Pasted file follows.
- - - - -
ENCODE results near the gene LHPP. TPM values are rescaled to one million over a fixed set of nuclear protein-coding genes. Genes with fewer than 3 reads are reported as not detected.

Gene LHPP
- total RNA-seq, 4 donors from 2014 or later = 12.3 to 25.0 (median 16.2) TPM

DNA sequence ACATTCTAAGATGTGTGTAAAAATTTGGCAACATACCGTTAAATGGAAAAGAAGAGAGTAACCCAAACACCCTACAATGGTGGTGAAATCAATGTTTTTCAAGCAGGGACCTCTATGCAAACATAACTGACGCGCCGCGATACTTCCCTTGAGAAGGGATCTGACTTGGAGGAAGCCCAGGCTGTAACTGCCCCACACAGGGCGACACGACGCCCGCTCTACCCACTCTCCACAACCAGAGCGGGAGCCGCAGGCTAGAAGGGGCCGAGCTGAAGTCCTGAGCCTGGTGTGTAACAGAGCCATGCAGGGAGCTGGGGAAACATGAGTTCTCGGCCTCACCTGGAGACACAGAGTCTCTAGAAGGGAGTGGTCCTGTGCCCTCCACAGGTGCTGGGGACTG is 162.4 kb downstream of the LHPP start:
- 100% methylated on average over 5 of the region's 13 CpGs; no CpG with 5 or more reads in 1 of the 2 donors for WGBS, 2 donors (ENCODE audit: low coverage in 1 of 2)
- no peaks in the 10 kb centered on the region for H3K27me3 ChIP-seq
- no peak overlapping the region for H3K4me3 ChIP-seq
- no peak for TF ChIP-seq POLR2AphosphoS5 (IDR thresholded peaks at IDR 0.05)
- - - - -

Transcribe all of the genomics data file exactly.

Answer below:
ENCODE results near the gene LHPP. TPM values are rescaled to one million over a fixed set of nuclear protein-coding genes. Genes with fewer than 3 reads are reported as not detected.

Gene LHPP
- total RNA-seq, 4 donors from 2014 or later = 12.3 to 25.0 (median 16.2) TPM

DNA sequence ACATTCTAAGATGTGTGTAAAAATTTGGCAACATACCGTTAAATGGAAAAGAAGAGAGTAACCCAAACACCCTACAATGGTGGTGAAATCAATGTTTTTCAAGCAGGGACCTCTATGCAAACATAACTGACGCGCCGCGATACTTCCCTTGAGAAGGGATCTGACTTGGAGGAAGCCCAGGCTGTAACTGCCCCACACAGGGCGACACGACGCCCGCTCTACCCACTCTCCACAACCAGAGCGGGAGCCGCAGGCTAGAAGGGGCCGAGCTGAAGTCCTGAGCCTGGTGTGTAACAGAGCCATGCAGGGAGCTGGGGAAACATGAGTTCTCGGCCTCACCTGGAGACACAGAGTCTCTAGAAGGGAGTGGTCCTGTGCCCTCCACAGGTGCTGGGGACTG is 162.4 kb downstream of the LHPP start:
- 100% methylated on average over 5 of the region's 13 CpGs; no CpG with 5 or more reads in 1 of the 2 donors for WGBS, 2 donors (ENCODE audit: low coverage in 1 of 2)
- no peaks in the 10 kb centered on the region for H3K27me3 ChIP-seq
- no peak overlapping the region for H3K4me3 ChIP-seq
- no peak for TF ChIP-seq POLR2AphosphoS5 (IDR thresholded peaks at IDR 0.05)